I’m not sure that disparity exists in the same capacity it did when I was growing up. The skepticism of society at large was one of the huge incentives for me when learning how to critically analyze literature and the world around me. With online advertising, corporate America isn’t at odds with the digital natives. It is one with them. Instead of advertising telling them, “this is what you should be,” it tells them, “you are who you are, and here are some products that might work for you.” I don’t think this is necessarily a bad thing. But it does offer instructors and professors of literature, at least those who found the same value in literary criticism I did, a challenge. We can’t always sell it to today’s students in the same way it was sold to us.

The Plight of the Academian and the Author

Read Aeschylus yet? Have his works on your shelf? If you answered "no" to the first question and "yes" to the second, maybe it's time to reconsider your personal library. Considering the rate new and engaging books are coming out these days, ask yourself, when am I actually going to sit down and read his works? Just toss it.

Now that I have finally weeded out my book collection, I’m starting on my magazines and journals. I started with a year’s subscription of The American Poetry Review that I got back in 2003. I don’t think I can part with a single one of them.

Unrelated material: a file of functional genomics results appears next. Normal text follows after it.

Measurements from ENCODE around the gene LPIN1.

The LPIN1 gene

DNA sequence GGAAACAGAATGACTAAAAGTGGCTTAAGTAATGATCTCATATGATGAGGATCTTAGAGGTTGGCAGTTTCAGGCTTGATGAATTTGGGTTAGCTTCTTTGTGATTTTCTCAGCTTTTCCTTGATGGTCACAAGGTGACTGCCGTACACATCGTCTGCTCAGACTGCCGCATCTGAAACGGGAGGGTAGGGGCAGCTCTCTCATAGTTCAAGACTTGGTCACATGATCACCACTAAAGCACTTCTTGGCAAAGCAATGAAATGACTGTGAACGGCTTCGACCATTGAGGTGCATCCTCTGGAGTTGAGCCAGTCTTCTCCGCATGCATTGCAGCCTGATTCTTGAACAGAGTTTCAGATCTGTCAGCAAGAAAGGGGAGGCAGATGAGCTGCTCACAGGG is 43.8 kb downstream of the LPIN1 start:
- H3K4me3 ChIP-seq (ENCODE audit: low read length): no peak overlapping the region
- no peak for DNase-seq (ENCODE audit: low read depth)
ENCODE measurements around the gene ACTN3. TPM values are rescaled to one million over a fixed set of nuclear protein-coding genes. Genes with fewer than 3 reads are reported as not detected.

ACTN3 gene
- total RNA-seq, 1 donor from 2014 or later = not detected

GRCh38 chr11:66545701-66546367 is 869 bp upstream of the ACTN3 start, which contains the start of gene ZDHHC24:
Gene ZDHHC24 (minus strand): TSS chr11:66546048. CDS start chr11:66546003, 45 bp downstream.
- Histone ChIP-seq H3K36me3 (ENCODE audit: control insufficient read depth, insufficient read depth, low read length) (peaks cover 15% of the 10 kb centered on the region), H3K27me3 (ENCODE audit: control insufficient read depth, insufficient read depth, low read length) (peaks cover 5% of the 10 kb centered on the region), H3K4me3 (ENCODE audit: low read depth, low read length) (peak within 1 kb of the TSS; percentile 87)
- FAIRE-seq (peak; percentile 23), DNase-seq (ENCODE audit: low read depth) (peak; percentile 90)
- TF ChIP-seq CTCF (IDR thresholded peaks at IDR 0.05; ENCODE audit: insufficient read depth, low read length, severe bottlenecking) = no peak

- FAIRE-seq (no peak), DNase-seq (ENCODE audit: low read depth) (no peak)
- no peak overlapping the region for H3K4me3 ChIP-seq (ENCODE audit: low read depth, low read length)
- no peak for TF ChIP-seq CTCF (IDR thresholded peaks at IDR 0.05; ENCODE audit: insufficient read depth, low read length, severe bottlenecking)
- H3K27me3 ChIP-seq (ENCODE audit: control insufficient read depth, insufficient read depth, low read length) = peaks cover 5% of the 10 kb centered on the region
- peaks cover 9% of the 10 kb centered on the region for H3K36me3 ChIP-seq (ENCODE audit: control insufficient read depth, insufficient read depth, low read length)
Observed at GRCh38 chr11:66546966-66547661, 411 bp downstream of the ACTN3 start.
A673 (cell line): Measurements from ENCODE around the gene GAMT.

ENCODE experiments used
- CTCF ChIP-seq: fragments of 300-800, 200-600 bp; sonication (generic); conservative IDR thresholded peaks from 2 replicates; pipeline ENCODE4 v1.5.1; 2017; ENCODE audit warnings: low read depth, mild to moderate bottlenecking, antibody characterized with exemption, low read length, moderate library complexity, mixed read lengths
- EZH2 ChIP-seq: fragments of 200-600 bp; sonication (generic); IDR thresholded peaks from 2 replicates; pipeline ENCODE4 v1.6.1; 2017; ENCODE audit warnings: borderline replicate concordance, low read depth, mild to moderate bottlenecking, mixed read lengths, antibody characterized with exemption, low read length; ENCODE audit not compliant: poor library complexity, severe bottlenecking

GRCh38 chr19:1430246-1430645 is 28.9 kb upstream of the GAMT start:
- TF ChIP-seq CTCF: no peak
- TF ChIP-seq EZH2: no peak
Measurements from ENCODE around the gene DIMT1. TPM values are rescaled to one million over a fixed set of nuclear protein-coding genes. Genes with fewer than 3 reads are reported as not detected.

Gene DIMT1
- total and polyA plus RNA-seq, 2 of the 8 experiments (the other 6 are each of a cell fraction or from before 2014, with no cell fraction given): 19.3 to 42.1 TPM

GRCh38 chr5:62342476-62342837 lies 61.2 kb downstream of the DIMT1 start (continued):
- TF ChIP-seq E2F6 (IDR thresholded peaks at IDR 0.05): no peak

I’m not an indiscriminate reader, not anymore anyway. I mercilessly throw away books or donate them to libraries at least once a month. My disdain for literature which didn’t apply to me started back in my undergraduate years, when the school, or one of the clubs, would host a book sale each year. I’d watch my friends scramble down after class and pick up as many of the “classics” as they could get their hands on. Anything with Aristotle’s name, or Plato or Socrates. We were English majors after all and we already had full collections of Shakespeare and all of the Norton anthologies with the greats. We had moved on to literary criticism, philosophy, and relatively obscure poets like Hart Crane, the poets we didn’t always hear about in class but heard about in passing or in interviews with other greats.